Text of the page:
- Producers seeking new, nearby fields to lease can see what land is doing this year, including sustainability and regenerative practices and then think through how they might maximize yields in the next season. They can also get immediate land sale and lease value from the platform that they can use to negotiate the most favorable terms they can.
- Large CPGs and companies with a portfolio of producers can get at-a-glance visibility of how their sustainability, regeneration and carbon neutrality programs are affecting anticipated yields. They can show, immediately the positive impact it is having.
This same process works in CIBO for soy and cotton. We are rapidly adding new capabilities and crops.
How CIBO Accurately Calculates County Yields
CIBO forecasts are uniquely derived by a deep data-science based simulation technology. This approach enables us to take into account the different characteristics of every field and the potential effect of every weather scenario. As a result, our yield forecasts are not a “black box” outcome. Instead they are well-understood and transparent for users. Actual and forecast weather data are visible to users and incorporated into our modeling and prediction engine. Widely variable yields can now be understood, explained and evaluated in light of changing and unpredictable weather events. The effect of extreme and unpredictable weather has become especially important in recent years.
Our unique scientific approach enables any user, whether a lender, an insurance provider, or agri-business or potential buyer, to better understand specific factors that impact the yield forecasts. They may then evaluate the risk and probability from a data-driven perspective.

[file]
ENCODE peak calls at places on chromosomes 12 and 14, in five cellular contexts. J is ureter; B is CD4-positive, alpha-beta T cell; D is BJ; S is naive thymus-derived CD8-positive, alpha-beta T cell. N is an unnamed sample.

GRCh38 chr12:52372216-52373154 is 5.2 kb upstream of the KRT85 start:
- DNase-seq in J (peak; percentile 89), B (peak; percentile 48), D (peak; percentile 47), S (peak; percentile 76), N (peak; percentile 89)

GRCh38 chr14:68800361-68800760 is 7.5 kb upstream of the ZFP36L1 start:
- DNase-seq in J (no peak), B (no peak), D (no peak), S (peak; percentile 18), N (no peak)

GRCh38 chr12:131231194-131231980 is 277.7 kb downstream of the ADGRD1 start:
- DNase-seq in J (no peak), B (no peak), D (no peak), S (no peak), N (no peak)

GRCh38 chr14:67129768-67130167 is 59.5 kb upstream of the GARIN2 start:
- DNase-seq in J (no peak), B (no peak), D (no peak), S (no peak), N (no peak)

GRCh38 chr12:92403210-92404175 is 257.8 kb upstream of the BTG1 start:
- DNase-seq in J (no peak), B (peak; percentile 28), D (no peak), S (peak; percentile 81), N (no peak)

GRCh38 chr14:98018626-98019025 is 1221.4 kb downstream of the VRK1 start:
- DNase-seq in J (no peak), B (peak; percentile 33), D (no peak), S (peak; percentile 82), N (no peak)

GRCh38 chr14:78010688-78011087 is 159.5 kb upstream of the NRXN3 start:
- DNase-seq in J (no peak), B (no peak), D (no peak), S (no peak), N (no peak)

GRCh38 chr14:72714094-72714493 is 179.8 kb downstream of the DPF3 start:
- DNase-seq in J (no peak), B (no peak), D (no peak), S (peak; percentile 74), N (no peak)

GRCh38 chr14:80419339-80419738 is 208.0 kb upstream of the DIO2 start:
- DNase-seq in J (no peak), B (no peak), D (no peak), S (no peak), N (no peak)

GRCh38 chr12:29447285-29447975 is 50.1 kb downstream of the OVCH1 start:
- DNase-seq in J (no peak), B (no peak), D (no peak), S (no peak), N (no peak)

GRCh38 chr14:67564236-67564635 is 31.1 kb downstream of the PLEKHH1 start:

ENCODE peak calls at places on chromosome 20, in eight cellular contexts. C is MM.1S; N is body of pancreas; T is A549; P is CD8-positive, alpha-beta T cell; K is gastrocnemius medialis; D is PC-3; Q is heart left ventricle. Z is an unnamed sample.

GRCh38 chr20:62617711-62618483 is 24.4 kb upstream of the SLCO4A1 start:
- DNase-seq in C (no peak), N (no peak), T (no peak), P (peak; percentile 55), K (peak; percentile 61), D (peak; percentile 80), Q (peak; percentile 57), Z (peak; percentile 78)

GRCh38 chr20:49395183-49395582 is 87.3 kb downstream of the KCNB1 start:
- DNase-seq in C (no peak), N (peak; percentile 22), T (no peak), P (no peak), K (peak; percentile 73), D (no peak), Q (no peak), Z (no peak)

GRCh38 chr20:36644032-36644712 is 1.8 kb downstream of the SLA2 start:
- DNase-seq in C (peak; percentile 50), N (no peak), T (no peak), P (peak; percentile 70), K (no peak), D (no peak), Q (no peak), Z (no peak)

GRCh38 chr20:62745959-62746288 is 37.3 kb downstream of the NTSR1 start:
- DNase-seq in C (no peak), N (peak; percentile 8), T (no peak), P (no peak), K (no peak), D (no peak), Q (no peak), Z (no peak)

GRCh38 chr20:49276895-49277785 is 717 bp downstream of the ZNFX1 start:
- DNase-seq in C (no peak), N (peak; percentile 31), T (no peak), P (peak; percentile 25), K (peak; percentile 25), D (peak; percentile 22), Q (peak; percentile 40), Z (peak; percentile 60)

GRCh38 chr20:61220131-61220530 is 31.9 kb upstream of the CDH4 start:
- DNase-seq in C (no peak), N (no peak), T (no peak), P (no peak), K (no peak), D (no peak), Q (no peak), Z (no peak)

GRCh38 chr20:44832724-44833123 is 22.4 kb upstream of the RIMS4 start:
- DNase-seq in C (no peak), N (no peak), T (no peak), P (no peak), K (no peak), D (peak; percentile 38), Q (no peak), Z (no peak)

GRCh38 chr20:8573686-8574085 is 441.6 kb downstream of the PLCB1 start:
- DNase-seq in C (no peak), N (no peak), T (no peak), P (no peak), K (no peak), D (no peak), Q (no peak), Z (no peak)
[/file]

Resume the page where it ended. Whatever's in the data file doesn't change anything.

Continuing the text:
Our county-level forecasts also provide a new source of information that can help to support decisions at an operational level. Just like any financial investor in the stock market, a land investor can now evaluate how the diversity of their land portfolio and find new land to enhance or mitigate differences in yield expectations. Elevators and grains storage manufactures can better plan their operations to address the different supply and demand needs on a local basis. CPGs and other commodity buyers can analyze their supply chain earlier in the season and plan ahead accordingly. And most importantly, the farmer doesn’t need to rely on rumors to have a data-driven view of his fields performance relative to his surrounding.
CIBO is producing yield forecasts every month as a companion to the USDA WASDE reports. Our county forecast page will be updated regularly and the Yield Simulator in the CIBO platform is updated continuously so that anyone interested in land has the latest information and insight available. You are invited to use the CIBO county yields and parcel by parcel Yield Simulator. A free registration is all that is required. Get started now!
About Nitzan Haklai
Nitzan Haklai is the VP of the Land Platform at CIBO, leading the company’s product strategy and Go-to-Market. She is an experienced professional in the food and agricultural industries, and passionate about driving tech commercialization in the Ag space. Before joining CIBO, Nitzan worked at Gro Intelligence, a VC-backed agriculture data platform, and Bayer AG. Earlier in her career, she led the Global Open Innovation Initiative at Adama, one of the world’s leading agrochemical companies. Prior to working at Adama, she served as a lieutenant at The National Geospatial-Intelligence Agency in the Israel Defense Forces. Nitzan holds an MBA degree from the Massachusetts Institute of Technology and a law degree (LLB) from the Hebrew University of Jerusalem.